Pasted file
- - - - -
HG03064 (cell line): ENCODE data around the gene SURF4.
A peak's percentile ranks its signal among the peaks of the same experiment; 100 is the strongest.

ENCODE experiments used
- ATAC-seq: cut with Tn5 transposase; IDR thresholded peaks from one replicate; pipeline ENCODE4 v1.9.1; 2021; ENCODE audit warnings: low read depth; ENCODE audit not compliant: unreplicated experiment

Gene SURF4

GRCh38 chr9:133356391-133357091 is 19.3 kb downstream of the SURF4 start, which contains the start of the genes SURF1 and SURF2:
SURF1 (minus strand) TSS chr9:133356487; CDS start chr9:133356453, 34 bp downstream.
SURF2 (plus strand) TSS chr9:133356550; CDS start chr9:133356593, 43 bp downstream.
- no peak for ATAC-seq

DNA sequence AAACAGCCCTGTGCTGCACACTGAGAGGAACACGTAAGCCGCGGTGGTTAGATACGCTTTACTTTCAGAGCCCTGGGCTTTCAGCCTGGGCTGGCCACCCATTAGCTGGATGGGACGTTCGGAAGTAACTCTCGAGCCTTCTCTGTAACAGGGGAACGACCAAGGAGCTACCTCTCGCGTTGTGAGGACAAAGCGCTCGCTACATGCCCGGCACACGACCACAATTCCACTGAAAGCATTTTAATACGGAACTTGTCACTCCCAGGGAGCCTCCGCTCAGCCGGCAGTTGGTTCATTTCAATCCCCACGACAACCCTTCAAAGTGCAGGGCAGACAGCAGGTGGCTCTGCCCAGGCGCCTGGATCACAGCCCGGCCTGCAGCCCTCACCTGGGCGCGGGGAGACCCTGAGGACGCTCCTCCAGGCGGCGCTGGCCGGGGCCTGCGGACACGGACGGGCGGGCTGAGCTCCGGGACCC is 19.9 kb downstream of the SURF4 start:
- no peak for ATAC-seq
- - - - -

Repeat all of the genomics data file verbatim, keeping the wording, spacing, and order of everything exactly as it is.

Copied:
HG03064 (cell line): ENCODE data around the gene SURF4.
A peak's percentile ranks its signal among the peaks of the same experiment; 100 is the strongest.

ENCODE experiments used
- ATAC-seq: cut with Tn5 transposase; IDR thresholded peaks from one replicate; pipeline ENCODE4 v1.9.1; 2021; ENCODE audit warnings: low read depth; ENCODE audit not compliant: unreplicated experiment

Gene SURF4

GRCh38 chr9:133356391-133357091 is 19.3 kb downstream of the SURF4 start, which contains the start of the genes SURF1 and SURF2:
SURF1 (minus strand) TSS chr9:133356487; CDS start chr9:133356453, 34 bp downstream.
SURF2 (plus strand) TSS chr9:133356550; CDS start chr9:133356593, 43 bp downstream.
- no peak for ATAC-seq

DNA sequence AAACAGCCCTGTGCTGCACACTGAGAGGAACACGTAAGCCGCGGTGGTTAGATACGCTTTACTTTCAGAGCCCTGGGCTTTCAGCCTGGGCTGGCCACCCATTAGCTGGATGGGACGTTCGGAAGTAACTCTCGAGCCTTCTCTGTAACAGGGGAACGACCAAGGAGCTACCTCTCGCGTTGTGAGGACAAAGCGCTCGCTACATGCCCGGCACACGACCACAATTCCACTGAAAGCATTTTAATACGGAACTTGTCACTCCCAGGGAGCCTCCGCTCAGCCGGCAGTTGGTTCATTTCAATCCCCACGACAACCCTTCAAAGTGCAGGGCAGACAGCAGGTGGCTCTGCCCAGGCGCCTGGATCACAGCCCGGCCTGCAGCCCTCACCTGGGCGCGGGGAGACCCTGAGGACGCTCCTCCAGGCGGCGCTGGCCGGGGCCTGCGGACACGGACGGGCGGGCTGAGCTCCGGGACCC is 19.9 kb downstream of the SURF4 start:
- no peak for ATAC-seq